After more than 400 years of no volcanic activity, the Indonesian volcano Mount Sinabug has recently awakened with a vengeance. Volcanic activity started in January and proceeded well into February 2014. Sinabug began to spew lava and incredible amounts of ash into the atmosphere that the locals haven't seen in years.
Natural disasters such as volcanic eruptions are an incredible force of nature. A recent video from Sinabug has led scientists and meteorologists wondering if an event such as volcanic tornado is possible.
Video/Dr. Richard Roscoe [www.photovolcanica.com] Jan. 14, 2014
Eruptions, and thus volcanic plumes, have been known to spawn waterspouts and dust devils, but are they also capable of creating what appears in the video as volcanic miniature tornadoes?
“The exact process of tornado formation is not well understood, but it appears that there are three main ingredients: buoyant updraft, rainy downdraft and a mesocyclone,” Dr. Pinaki Chakraborty, Associate Professor of the Fluid Mechanics Unit, Okinawa Institute of Science and Technology, Japan.
Tornadoes are also often associated with supercell thunderstorms where updrafts and rainy downfalls are necessary components.
“The mesocyclone is the 'mother vortex' that, ultimately, conspiring with items one and two above [updrafts and downfalls], spawns tornadoes farther from the column,” Chakraborty said.
The takeaway from the video is that volcanic tornadoes aren't such a far-fetched idea but also highly unlikely and not very comparable to the average tornado, Chakraborty said.
These so-called volcanic tornadoes are built from the ground up and tornadoes are built adversely. Despite its backwards construction, the reason spectators see the rotating column of air is because the conditions are perfect and the three tornadic ingredients are there.
“My guess is that the same three processes are active here. The updraft initiated by the air heated near the ground, with the downdraft as the ash falling from the clouds and the mesocyclone may exist in the column of the main plume. But amongst all the dangers from volcanic eruptions, I think volcanic tornadoes are, comparatively speaking, benign,” Chakraborty said.
An alternative explanation to what the spinning columns of air in the video might be is that perhaps they are nothing more than glorified dust devils.
A large dust devil or waterspout is all a volcano is capable of producing, not quite something as severe as a tornado Dr. Jeffrey Frame, clinical assistant professor of Atmospheric Sciences at the University of Illinois (Urbana-Champaign) said.
“All it takes for a waterspout or dust devil to form is low circulation over a cumulus cloud,” Frame said. Low pressure also aids in this process.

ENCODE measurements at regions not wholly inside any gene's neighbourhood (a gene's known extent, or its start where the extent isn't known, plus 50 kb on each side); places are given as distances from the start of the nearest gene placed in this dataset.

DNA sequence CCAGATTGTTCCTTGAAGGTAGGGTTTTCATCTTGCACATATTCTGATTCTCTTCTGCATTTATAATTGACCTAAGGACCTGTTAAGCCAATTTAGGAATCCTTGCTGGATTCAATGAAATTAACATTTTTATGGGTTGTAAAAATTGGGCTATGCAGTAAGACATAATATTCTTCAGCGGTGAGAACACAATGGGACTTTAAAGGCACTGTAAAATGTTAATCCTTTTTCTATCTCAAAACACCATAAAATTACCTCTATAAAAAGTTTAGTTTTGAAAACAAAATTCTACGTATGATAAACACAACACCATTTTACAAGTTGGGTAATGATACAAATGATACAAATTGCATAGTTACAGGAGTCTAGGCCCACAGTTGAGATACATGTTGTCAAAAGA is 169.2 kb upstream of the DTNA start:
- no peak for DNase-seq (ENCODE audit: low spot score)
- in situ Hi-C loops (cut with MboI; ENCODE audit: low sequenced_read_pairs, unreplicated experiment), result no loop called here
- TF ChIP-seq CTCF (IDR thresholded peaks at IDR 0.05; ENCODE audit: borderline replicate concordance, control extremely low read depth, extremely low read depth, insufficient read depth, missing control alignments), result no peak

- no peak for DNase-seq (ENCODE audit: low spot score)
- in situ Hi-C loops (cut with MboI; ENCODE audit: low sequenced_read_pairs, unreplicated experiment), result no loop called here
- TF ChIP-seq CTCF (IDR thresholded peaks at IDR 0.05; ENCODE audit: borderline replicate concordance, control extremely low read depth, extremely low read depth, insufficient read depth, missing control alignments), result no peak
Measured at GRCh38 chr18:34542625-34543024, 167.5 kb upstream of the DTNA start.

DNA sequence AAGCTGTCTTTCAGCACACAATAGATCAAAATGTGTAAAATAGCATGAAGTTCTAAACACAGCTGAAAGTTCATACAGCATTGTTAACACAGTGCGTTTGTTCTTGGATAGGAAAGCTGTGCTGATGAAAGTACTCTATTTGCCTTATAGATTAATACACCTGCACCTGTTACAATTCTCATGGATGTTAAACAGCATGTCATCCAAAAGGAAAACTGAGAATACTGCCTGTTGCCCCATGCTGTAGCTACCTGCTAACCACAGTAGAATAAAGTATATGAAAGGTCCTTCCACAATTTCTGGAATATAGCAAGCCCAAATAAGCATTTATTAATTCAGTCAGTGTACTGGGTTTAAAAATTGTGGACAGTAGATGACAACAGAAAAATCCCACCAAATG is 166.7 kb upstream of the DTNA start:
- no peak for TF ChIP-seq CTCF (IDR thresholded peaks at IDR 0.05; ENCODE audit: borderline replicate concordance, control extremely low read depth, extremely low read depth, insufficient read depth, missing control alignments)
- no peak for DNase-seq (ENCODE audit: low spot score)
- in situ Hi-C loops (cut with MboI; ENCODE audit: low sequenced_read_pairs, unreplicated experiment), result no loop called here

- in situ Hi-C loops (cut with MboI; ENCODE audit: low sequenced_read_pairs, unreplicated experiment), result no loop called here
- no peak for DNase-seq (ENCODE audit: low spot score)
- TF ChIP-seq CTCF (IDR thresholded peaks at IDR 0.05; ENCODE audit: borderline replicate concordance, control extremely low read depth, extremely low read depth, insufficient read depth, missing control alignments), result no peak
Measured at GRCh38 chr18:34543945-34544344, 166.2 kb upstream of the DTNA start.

Think of an ice skater as she spins: if the skater wants to spin faster, she pulls her hands close to her sides. If she wants to spin more slowly, she will spread her arms out as far as she can. A tornado works in a similar way.
“Air rushes in at the ground to take the place of the air that was pulled up due to low pressure, just like the ice skater bringing her arms in, and the air spinning faster,” AccuWeather Meteorologist Jim Andrews said.
Dust devils are comparable to tornadoes simply in the way that they are both are a weather phenomenon created from a vertically oriented, rotating column of air, Frame said.
With dust devils, the hot updrafts are the main players and have nothing to do with a volcanic mesocyclone, Chakraborty said.
“Notable tornadoes are associated with a supercell thunderstorms which are rotating warm, moist air and a strong change in wind direction to give it height. The family [of volcanic mini tornadoes] in the video might resemble tornadic activity, but it's just ash and gas with similar rotation,” Frame said.
The family in the video gets its heat from the pyroclastic flows headed down the mountain that can reach speeds up to 450 mph and the gas can get as hot as 1,800 F. They incinerate anything in their path, and add the necessary heat to form these miniature twisters if the conditions are right.These miniature volcanic tornadoes seem to be a weather phenomenon that has to have just the right ingredients for the human eye to even bare witness to them.
Comments that don't add to the conversation may be automatically or manually removed by Facebook or AccuWeather. Profanity, personal attacks, and spam will not be tolerated.
A new storm, an Alberta Clipper, will spread a swath of heavy snow across parts of the northern Plains and Midwest to end the week, before making an eastward turn over part of the mid-Atlantic region this weekend.
Severe thunderstorms spawned damaging tornadoes in parts of the Southeast on Monday night in one of the biggest severe weather outbreaks of the early season.
Tropical Cyclone Eliakim has claimed the lives of at least 17 people in Madagascar as the storm produced flooding and mudslides.
A second round of cold air from the “Beast from the East” sent temperatures tumbling below freezing across much of Germany over the weekend and little relief is expected through midweek.
Residents from Florida to coastal areas of Georgia and South Carolina should be on alert for severe weather on Tuesday.
Severe thunderstorms will threaten lives and property in portions of the southeastern United States into Tuesday in one of the first severe weather outbreaks of the year.
Over the first half of March, three separate and powerful nor’easters rattled the mid-Atlantic and Northeast and that number could increase to four later this week.
Another major storm will spread wet snow and travel disruptions from parts of Kentucky and Ohio to coastal New Hampshire and Maine as spring begins.